opportunity to show cause in Article 311(2) of the Constitution.
"the reasonable opportunity envisaged by the provision under consideration includes: (a) an opportunity to deny his guilt and establish his innocence, which he can only do if he is told what the charges leveled against him are and the allegations on which such charges are based; (b) an opportunity to defend himself by cross-examining the witnesses produced against him and by examining himself or any other witnesses in support of his defence; and finally (c) an opportunity to make his representation as to why the proposed punishment should not be inflicted on him, which he can only do if the competent authority, after the enquiry is over and after applying his mind to the gravity or otherwise of the charges proved against the Government servant tentatively proposes to inflict one of the three punishments and communicates the same to the Government servant."
The content of the reasonable opportunity under Article 311 of the Constitution is the same as in Section 240(3) of the, Government of India Act.
6. Counsel for the appellant contends that the observations made by Chief Justice Das indicate that at both the stages, namely, first before the Enquiry Officer and secondly, before the authority competent to impose punishment, the public servant concerned should be afforded the three opportunities set out in the judgment in Khem Chand's case, . But this contention is, in our judgment, devoid of force. On page 1099 (of SCR) the learned Chief justice observed approving the view of the Privy Council in High Commissioner for India v. I.M. Lal that if the public servant has been
through the enquiry under Rule 55. It would not be reasonable that he should ask for a repetition at that stage if duly carried out, which implied that if no enquiry has been held under Rule 55 or any analogous rule applicable, then it will be quite reasonable for him to ask for an enquiry. It is evident that an opportunity to show cause is reasonable even if it does not contemplate a further opportunity to examine witnesses provided there has been a fair and full enquiry at an earlier stage before the Enquiry Officer. In the present case there was an inquiry held before the Enquiry Officer. The Enquiry Officer had afforded to the appellant an opportunity to remain present and to make his defence. It is true that all the witnesses of the State who could have been examined in support of their case were not examined | viva voice, but that was because of the conduct of the appellant who declined to participate in the enquiry. He declined to take part in the proceeding and the Enquiry Officer was, in our view, justified in proceeding to act upon the materials placed before him. Once the appellant expressed a desire not to take further part in the proceeding of the Enquiry Officer, that Officer was entitled to proceed exporter and to act upon the materials placed before him. The enquiry made by the Enquiry Officer cannot therefore be challenged either on the ground of unfairness or incompleteness, the appellant having been afforded the protection of the Constitution guaranteed under Section 240, Clause 3 of the Government of India Act. The order of discharge from service passed against him by order of the Governor General is not liable to be questioned on the ground that the materials may not have justified the passing of that order. It is not within the competence of the civil court to sit in judgment over the decision of the authority who is competent by law to dismiss a public servant provided he has been afforded an opportunity to defend himself consistently with the substance of the constitutional guarantee.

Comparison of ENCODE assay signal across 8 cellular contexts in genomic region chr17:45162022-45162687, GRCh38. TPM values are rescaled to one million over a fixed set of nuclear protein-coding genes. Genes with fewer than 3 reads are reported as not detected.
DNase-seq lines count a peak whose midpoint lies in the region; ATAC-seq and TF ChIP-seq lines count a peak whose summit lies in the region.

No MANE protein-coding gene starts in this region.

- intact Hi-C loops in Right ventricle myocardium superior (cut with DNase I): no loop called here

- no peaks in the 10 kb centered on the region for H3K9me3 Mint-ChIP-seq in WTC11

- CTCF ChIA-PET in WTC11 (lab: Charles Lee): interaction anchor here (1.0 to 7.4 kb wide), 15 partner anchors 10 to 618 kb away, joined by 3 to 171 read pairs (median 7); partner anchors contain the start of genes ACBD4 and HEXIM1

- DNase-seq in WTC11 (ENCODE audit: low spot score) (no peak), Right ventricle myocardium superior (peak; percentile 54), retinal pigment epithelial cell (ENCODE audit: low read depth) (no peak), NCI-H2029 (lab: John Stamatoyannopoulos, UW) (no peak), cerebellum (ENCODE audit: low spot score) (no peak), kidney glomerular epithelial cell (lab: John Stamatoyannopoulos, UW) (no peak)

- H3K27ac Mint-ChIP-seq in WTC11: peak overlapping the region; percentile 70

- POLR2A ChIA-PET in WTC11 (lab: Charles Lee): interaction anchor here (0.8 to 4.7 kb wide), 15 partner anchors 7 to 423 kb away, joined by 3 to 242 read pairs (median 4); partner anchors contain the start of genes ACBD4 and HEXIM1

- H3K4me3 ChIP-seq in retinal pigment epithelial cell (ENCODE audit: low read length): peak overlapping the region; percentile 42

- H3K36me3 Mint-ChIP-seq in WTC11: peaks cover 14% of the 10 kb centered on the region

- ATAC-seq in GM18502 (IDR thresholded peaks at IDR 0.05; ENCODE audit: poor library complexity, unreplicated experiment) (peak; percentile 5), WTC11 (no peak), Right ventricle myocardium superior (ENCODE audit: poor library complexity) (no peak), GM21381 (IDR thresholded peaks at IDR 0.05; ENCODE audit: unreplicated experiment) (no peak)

7. On that view, this appeal must fail and is dismissed. There will be no order as to costs.